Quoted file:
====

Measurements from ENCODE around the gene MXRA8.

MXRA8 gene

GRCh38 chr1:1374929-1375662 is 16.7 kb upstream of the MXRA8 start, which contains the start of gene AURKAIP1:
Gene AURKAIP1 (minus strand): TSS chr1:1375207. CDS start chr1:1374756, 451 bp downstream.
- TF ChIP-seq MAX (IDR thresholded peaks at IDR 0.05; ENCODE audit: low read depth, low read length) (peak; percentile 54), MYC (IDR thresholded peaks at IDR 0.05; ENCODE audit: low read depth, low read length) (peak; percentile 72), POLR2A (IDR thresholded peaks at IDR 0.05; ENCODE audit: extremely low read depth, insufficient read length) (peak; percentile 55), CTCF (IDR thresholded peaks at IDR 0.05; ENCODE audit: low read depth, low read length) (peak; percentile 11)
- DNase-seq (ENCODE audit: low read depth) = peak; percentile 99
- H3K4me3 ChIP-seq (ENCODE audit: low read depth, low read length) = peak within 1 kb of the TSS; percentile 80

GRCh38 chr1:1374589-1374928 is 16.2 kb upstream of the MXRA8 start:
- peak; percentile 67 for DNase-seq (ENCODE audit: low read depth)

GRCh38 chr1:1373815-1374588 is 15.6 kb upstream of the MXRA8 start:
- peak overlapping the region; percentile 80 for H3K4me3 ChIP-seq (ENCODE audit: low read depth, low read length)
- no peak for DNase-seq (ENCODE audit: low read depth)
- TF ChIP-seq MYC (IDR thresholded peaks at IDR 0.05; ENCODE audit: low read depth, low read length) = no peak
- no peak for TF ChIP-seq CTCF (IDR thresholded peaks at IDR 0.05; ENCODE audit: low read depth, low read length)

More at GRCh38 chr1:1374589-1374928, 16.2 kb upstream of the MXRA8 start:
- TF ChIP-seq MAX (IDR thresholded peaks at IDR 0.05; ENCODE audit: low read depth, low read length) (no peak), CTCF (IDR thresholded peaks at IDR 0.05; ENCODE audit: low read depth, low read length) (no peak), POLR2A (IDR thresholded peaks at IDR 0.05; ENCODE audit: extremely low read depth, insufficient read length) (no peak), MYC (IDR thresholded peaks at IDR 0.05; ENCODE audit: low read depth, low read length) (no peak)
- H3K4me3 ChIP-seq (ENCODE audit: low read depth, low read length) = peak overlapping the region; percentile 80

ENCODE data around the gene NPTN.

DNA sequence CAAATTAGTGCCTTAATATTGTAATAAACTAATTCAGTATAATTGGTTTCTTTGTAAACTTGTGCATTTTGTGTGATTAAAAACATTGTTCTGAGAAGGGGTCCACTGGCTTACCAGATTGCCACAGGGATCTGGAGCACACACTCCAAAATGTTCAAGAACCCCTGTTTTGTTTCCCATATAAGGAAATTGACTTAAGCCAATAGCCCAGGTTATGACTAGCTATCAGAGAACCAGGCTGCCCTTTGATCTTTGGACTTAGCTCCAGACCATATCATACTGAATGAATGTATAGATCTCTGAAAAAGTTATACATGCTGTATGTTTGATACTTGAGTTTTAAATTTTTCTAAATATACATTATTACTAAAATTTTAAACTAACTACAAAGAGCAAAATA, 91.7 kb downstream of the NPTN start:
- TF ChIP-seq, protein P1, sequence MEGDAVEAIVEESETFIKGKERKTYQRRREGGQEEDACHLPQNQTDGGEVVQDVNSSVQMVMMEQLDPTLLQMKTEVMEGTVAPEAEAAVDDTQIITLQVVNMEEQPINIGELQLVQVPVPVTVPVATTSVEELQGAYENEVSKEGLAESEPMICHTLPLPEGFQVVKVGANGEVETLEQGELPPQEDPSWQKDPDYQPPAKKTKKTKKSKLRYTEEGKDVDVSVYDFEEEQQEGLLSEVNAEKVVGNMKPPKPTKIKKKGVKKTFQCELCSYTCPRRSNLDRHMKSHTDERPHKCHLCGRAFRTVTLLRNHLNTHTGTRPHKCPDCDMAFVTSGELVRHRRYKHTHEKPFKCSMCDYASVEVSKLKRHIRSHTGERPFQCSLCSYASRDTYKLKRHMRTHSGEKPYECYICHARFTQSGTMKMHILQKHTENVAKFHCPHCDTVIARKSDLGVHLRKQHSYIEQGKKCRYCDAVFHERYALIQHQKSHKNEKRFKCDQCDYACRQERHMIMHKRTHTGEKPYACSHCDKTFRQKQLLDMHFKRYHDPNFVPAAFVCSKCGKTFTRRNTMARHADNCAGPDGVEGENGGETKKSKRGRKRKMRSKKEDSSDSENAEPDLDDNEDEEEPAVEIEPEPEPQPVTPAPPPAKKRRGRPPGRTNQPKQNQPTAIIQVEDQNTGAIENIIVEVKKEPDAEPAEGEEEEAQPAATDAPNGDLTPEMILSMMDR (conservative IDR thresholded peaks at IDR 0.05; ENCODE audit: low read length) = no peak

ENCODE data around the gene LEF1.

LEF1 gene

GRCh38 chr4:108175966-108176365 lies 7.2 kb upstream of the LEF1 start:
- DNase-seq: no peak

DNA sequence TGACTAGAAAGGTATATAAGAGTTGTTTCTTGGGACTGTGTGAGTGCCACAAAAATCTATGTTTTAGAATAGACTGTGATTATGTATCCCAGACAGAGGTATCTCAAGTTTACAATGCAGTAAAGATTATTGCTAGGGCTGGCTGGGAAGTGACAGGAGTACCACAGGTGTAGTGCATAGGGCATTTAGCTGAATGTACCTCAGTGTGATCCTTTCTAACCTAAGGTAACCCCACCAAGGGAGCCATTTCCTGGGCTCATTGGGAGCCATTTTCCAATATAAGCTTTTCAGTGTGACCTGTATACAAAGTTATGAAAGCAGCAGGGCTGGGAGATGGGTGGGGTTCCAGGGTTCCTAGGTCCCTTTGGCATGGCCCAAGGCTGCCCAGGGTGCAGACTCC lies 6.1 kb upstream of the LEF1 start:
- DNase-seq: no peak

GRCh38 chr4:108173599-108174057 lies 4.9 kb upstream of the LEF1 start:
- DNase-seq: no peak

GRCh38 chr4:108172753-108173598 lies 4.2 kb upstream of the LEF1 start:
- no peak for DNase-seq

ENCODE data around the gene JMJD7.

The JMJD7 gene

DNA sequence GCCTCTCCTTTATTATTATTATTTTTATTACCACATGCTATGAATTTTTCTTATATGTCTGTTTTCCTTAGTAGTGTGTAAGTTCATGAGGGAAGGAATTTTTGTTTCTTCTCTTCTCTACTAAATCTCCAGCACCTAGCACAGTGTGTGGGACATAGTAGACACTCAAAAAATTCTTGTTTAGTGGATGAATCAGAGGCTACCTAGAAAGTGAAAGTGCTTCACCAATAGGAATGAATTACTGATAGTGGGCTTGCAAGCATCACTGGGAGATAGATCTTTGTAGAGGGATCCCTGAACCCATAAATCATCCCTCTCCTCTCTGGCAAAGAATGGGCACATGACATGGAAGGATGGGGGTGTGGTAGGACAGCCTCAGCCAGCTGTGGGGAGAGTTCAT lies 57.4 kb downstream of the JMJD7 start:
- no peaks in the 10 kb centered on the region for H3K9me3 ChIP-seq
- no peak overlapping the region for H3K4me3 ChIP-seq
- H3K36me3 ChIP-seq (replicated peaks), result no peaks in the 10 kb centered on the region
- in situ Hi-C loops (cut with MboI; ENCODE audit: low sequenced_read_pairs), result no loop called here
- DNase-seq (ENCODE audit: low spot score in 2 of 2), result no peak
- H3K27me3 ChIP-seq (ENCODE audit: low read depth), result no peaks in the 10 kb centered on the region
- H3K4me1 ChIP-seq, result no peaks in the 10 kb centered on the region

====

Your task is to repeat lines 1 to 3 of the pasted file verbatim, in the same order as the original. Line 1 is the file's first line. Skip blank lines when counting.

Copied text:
Measurements from ENCODE around the gene MXRA8.

MXRA8 gene

GRCh38 chr1:1374929-1375662 is 16.7 kb upstream of the MXRA8 start, which contains the start of gene AURKAIP1: